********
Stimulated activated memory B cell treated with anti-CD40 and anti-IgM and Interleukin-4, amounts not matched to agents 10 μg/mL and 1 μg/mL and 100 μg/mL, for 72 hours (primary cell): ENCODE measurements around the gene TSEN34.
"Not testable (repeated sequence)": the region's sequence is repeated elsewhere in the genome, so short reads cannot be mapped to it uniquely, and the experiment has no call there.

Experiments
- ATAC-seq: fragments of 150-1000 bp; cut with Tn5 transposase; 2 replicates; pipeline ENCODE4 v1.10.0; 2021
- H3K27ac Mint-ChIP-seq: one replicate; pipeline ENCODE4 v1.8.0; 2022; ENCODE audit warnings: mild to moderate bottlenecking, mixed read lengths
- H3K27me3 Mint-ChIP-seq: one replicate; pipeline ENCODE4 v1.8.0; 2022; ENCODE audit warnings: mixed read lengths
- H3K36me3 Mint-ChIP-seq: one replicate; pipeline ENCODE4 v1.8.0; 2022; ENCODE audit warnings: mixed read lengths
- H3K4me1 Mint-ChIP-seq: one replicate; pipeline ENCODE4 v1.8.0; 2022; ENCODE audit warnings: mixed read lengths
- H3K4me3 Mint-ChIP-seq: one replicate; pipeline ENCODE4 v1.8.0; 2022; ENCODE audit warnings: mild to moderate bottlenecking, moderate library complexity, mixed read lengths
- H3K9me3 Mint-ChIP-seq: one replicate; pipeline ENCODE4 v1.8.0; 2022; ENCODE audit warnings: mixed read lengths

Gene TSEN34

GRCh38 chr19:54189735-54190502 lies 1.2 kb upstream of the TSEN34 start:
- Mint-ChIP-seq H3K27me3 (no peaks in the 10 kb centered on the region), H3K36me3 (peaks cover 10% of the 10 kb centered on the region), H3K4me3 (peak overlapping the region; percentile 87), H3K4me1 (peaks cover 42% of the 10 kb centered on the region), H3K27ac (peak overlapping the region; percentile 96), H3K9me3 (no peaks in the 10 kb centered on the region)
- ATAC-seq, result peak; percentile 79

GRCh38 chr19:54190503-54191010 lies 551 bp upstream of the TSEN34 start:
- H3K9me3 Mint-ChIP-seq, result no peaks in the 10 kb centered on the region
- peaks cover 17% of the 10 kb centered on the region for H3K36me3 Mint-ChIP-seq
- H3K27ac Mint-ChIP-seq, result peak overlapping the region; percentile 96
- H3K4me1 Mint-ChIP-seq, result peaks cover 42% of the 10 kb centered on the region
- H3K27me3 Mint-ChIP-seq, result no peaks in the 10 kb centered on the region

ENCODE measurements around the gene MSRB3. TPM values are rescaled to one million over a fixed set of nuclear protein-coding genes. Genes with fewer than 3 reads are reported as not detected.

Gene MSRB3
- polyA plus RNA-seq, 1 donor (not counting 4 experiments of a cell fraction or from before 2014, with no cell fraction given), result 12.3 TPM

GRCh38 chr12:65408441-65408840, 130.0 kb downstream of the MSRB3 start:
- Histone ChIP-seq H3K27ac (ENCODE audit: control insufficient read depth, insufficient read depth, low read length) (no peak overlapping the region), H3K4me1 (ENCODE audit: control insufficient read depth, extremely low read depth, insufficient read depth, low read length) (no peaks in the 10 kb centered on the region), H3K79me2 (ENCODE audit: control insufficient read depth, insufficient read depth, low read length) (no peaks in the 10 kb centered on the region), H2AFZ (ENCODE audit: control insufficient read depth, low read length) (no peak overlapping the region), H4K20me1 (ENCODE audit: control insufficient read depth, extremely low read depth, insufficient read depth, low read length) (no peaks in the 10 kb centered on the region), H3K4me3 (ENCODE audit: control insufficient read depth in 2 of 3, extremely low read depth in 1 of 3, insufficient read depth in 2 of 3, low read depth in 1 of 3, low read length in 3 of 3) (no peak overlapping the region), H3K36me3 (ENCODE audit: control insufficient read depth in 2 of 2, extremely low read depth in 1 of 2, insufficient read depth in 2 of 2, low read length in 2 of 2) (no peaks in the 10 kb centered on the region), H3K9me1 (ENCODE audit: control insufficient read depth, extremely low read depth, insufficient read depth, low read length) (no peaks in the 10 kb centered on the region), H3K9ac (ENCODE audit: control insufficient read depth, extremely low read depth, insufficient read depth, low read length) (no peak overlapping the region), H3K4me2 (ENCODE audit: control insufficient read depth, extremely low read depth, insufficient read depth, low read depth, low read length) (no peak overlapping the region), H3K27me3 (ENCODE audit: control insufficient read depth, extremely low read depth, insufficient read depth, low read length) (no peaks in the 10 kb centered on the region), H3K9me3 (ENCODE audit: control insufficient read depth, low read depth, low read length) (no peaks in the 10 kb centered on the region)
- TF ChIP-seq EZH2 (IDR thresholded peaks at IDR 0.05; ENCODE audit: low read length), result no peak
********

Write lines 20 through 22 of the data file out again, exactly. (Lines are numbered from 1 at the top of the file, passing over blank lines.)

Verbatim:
- H3K27me3 Mint-ChIP-seq, result no peaks in the 10 kb centered on the region

ENCODE measurements around the gene MSRB3. TPM values are rescaled to one million over a fixed set of nuclear protein-coding genes. Genes with fewer than 3 reads are reported as not detected.

Gene MSRB3